On today’s THE FOOD SEEN, Erin Jang, spent years as a designer in the publishing world, working with Rachael Ray, Esquire, and Martha Stewart. For her apropos project, FOOD SKETCHES, she now illustrates her favorite dishes, seen as abstract shapes, lines, colors, forms, textures, though easily identified if you’ve ever had Flour Bakery’s Boston Cream Pie or the Kung Pao Pastrami at Mission Chinese Food. All this from the girl who wanted nothing more than Lunchables as a child, but instead, was sent to school with bulgogi and perilla leaves. FOOD SKETCHES is the visual feast she could have only dreamed of!
On today’s THE FOOD SEEN, we’re affected by the always inspired Emilie Baltz, a multi-disciplinary French-American artist, who’s wild and widely ranging body of work examines how we interact with food on a cultural level.
Now she readys herself for a summer in France, teaching food design through SVA, http://productsofdesign.sva.edu/curriculum/summer-2/
You ask, “what is food design?“. Well, so does Emilie, all the time! Listen in to learn how to begin experiencing it yourself.
Founder, Elizabeth Thacker Jones will talk all the exciting additions to this year’s lineup, as we’re joined by a few of those guests in studio.
Get your tickets! www.FoodBookFair.com
On today’s THE FOOD SEEN, brothers Chris and Nick Schonberger share a passion for nachos. For real, if not for their familiar nacho bond, they’re barely brothers. Luckily, their job begets nacho hunting. As editors of First We Feast, a website where food is delivered through pop culture, they aim to bring long lasting relevance to the fads we eat. Interviewing game-changing chefs on the “10 Dishes that Made Their Career”, to curating insider guides on what to eat where and when, this ain’t your ordinary listacle, it’s put to the test. There’s only rule is, “NO SOGGY CHIPS“!
*BONUS, a recent interview I did with First We Feast, as part of their “Show Me Your Food Porn” series.
On today’s THE FOOD SEEN, Diana Yen, of the multidisciplinary creative studio The Jewels of NY, reveals her approach to setting the mood around a menu. Built out of a home product design background, Diana’s vision of culinary arts draws from her collection of antique flatware (e.g. cornichon ejector forks), her love of fancying food with gold leaf and caviar, and setting desserts on fire! As she works towards completing her first cookbook, based around New York’s finest seasonal moments, like summer rooftop BBQs and fall apple picking, she shares the thought process behind her brand of “lifestyle design”.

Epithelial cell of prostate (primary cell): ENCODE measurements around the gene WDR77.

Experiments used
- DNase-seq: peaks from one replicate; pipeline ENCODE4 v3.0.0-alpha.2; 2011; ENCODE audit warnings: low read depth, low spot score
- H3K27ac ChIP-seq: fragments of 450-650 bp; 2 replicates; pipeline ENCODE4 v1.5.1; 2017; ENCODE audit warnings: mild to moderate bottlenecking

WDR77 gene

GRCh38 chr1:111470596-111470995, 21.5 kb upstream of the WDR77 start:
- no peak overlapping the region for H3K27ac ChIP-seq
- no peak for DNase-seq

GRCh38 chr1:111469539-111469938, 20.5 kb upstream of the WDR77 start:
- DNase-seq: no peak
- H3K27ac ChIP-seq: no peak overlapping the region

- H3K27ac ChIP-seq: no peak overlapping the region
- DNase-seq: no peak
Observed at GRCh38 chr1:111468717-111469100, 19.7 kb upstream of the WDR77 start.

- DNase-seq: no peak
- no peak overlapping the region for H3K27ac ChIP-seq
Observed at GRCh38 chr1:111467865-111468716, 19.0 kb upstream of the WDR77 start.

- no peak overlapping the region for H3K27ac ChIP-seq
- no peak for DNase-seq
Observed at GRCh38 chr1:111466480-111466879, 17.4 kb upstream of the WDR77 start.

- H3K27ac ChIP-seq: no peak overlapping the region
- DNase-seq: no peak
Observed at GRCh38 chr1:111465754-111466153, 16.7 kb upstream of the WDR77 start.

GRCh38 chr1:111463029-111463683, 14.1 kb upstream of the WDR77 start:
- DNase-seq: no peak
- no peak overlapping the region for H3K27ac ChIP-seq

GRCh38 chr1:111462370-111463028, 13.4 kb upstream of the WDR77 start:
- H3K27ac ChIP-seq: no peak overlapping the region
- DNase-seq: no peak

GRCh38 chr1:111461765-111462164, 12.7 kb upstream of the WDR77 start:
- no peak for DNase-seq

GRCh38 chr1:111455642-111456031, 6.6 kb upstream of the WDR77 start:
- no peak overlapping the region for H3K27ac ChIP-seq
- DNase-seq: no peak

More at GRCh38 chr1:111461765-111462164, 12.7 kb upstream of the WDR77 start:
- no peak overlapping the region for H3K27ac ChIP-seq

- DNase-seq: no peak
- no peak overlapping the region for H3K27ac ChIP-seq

On today’s THE FOOD SEEN, we go Dutch with Yvette Van Boven, an artist/illustrator who owns the cafe and catering service, Aan De Amstel, in Amsterdam, and produces the playful Home Made cookbooks. Yvette’s here to dispel any idea that the Netherlands are nothing more than herring and Heineken. Get ready for some bitterballen and Beerenburg!
On today’s THE FOOD SEEN, Michael Fusco’s (of M + E Design), love of food is not a facade, but often his work is (in the architectural sense). All signage points to his tasty restaurant and foodstuff logos from the likes of Wheelhouse Pickles, Ovenly, Rob Newton’s Smith Canteen and Nightingale 9 … just to name a few. He’s currently working on a cookbook with The Meat Hook, beefing up the fact that good graphics beget good food, and further cooking up design that make us want to eat with our eyes.
On today’s THE FOOD SEEN, Chef Michael Solomonov takes his birthright to heart. Born in Israel, raised in Pittsburg, it wasn’t until his late teens that Michael returned to his homeland and his inner cuisine spoke to him. He didn’t speak Hebrew, so he learned to bake burekas (spinach pies) innately. Eventually making way to Philly, Michael opened Zahav restaurant, his ode to modern Israeli food. Plentiful of hummus, mezzes, and kebabs, all inclusive of the “Mesibah” (Party Time), which highlights a whole roast lamb shoulder, grilled over coals, braised in pomegranate juice, and served with crispy Persian rice. Michael finally found a way to celebrate his place in the world.
On today’s THE FOOD SEEN, we ask Iron Chef Jose Garces about who makes the best pork? In his most recent cookbook, The Latin Road Home, Jose takes us on a trip through his culinary lineage. An Ecuadorian who grew up in Chicago, Garces was constantly exposed to the flavors of his heritage: crispy pork, mote (hominy), ceviche, and Llapingacho (potato patties with cheese), which made him hunger for more. Now with over 15 restaurants in Philadelphia ranging from Andalusian tapas (Amada), Basque region wine bar (Tinto), Mexico City fare (Distrito), European-style cafe and gourmet market (Garces Trading Co.), as well as Classic American (Whiskey Village), Jose reflects on his past inspirations, sharing the recipes discovered through family and travel.
*photo by Bill Bettencourt
On today’s hour-long special edition of THE FOOD SEEN, we treat our time with Tom Colicchio (rhymes with “Radicchio“), not as an interview, but more so, as an apprenticeship to learn from his summers cooking in 1000-person weekend “churn and burn” establishments, to haute dining in Manhattan. He’s built an empire around the idea of culinary Craft.
How does this Top Chef define success? How does he stay relevant? Two 3 star reviews by the NYTimes, 10 years apart, both cite the complex simplicity that he makes looks easy. Still, Tom believes, “you’re only as good as your last dish”.
Even more important than feeding his diners, Tom now sets his sights on eliminating hunger in this country. The film, A Place At The Table, produced by Colicchio and co-directed by his wife Lori Silverbush, seeks to foster the “food insecure” past the subsidies that have made calories cheap and nutrition expensive. Get hungry to end hunger!